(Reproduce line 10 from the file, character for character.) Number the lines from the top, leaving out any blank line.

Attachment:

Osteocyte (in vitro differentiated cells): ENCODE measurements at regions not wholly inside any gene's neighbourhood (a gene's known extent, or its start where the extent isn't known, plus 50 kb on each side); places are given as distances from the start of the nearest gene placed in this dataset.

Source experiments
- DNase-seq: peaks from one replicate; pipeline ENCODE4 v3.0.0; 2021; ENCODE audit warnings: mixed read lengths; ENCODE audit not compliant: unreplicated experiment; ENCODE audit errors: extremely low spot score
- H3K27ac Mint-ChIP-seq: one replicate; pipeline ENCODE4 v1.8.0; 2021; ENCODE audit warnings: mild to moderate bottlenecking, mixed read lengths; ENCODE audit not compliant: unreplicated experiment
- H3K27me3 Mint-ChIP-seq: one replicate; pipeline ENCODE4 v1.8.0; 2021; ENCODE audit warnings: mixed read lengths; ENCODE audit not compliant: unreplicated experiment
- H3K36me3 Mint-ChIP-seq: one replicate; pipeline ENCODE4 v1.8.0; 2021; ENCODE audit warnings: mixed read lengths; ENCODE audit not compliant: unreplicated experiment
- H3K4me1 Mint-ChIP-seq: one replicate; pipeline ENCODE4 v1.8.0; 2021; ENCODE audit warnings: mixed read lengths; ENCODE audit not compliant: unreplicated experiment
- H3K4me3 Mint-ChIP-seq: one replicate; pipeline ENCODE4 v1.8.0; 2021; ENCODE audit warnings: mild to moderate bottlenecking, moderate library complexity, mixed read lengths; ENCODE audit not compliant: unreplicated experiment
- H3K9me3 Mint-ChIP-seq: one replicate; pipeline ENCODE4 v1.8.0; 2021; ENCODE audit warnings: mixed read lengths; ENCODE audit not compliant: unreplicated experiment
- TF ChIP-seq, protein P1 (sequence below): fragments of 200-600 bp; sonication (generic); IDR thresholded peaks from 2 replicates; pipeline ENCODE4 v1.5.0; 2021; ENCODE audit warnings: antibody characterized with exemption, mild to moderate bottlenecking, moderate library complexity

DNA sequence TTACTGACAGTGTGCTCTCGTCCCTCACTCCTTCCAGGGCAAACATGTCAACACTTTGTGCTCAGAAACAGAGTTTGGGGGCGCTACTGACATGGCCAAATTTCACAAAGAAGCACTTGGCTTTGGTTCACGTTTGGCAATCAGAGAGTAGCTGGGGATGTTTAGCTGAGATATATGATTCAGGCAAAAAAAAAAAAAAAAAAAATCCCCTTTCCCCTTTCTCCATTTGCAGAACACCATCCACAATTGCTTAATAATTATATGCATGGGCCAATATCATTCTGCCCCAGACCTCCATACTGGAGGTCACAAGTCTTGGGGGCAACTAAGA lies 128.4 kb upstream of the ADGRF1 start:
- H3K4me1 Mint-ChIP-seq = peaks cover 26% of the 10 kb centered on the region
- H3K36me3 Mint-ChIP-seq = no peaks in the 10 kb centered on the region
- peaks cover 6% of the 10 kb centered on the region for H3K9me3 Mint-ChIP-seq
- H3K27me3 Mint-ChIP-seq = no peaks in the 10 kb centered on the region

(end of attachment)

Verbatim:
- TF ChIP-seq, protein P1 (sequence below): fragments of 200-600 bp; sonication (generic); IDR thresholded peaks from 2 replicates; pipeline ENCODE4 v1.5.0; 2021; ENCODE audit warnings: antibody characterized with exemption, mild to moderate bottlenecking, moderate library complexity